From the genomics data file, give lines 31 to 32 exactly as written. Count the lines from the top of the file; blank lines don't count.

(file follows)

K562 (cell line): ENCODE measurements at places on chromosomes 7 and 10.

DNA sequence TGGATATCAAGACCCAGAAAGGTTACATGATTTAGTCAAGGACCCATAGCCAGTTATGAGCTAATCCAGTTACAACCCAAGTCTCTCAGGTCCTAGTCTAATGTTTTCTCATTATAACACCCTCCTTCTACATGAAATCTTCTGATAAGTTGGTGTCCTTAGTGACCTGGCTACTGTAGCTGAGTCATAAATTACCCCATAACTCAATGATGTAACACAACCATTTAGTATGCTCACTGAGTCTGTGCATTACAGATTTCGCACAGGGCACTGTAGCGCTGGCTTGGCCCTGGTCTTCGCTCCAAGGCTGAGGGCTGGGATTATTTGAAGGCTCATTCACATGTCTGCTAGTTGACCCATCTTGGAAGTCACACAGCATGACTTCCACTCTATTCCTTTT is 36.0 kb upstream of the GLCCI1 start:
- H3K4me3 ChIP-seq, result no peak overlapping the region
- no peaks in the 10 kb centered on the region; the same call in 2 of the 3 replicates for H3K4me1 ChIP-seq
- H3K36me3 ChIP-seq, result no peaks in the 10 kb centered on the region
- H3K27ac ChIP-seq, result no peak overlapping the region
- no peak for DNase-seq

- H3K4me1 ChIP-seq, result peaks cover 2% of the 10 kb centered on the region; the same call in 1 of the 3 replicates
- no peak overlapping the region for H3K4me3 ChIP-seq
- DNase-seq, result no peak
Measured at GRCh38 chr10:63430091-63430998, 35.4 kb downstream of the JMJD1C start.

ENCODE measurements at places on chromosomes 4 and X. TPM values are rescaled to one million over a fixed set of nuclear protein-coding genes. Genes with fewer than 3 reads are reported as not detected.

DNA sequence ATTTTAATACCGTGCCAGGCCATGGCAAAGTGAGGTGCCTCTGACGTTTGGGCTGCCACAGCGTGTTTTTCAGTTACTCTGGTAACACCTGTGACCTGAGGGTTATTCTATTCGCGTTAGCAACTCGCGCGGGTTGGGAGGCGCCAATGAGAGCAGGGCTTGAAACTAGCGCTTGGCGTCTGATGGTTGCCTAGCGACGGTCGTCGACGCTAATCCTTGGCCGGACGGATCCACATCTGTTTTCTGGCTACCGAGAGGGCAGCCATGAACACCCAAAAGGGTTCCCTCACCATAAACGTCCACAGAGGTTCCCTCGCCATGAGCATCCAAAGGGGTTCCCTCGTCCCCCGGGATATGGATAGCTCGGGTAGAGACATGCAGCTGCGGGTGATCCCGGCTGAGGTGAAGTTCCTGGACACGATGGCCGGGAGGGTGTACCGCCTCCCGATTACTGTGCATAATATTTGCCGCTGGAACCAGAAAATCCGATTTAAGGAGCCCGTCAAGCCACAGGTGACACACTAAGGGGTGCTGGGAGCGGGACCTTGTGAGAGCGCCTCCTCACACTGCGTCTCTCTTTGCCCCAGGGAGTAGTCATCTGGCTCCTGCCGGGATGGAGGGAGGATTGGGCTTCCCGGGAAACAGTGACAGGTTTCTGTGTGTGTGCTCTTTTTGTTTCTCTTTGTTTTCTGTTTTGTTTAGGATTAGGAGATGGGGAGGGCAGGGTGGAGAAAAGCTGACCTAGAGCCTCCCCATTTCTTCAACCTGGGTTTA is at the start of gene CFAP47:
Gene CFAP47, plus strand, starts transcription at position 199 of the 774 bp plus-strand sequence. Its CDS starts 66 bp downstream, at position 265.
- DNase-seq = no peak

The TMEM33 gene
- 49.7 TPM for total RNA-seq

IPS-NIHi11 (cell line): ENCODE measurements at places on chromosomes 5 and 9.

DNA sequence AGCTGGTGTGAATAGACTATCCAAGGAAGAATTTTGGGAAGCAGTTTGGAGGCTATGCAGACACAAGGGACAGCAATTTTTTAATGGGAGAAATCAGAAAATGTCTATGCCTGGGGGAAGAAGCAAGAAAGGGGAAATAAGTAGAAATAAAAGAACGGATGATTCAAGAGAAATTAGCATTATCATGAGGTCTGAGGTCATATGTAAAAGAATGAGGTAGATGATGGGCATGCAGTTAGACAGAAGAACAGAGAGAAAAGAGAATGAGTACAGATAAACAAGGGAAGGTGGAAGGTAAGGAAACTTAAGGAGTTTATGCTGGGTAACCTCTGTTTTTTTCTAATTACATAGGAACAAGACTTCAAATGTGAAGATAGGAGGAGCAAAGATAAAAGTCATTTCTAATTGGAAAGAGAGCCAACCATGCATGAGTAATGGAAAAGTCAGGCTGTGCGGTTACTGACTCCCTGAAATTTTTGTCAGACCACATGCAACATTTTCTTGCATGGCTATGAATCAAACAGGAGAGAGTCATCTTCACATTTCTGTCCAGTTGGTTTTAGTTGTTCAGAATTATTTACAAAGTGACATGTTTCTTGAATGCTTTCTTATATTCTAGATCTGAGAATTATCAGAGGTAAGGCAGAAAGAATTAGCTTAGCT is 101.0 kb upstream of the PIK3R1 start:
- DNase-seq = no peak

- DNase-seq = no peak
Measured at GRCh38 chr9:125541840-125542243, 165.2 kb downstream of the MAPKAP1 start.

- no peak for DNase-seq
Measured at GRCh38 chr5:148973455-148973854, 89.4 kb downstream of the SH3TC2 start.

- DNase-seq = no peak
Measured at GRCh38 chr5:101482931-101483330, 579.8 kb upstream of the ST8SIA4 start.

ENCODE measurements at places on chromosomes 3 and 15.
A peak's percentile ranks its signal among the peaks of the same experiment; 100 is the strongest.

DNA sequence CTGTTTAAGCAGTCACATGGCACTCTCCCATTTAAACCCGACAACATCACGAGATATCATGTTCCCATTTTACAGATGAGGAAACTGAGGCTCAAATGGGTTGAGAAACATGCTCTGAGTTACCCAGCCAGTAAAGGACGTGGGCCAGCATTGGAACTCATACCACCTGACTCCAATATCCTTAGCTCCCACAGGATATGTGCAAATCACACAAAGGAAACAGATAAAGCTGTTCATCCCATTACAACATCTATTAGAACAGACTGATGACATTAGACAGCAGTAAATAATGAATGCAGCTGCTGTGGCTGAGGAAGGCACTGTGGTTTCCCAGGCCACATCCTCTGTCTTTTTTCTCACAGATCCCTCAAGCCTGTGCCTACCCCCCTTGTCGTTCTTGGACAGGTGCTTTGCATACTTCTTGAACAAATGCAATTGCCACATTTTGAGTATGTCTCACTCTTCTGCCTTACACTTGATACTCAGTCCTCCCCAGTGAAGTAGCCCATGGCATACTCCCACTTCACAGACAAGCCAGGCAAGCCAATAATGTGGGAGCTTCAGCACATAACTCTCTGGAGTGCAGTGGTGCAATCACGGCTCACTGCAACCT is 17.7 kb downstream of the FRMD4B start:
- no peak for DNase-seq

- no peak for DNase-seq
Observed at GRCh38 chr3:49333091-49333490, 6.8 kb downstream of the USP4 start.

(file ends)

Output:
- no peak for DNase-seq
Observed at GRCh38 chr3:49333091-49333490, 6.8 kb downstream of the USP4 start.